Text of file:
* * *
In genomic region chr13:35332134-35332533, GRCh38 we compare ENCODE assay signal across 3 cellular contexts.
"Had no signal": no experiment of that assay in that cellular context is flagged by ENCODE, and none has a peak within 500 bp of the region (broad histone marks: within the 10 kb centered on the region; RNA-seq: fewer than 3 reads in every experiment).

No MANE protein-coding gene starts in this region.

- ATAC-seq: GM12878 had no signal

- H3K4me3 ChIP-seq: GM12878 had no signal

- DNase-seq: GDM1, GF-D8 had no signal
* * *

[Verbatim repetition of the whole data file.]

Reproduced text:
In genomic region chr13:35332134-35332533, GRCh38 we compare ENCODE assay signal across 3 cellular contexts.
"Had no signal": no experiment of that assay in that cellular context is flagged by ENCODE, and none has a peak within 500 bp of the region (broad histone marks: within the 10 kb centered on the region; RNA-seq: fewer than 3 reads in every experiment).

No MANE protein-coding gene starts in this region.

- ATAC-seq: GM12878 had no signal

- H3K4me3 ChIP-seq: GM12878 had no signal

- DNase-seq: GDM1, GF-D8 had no signal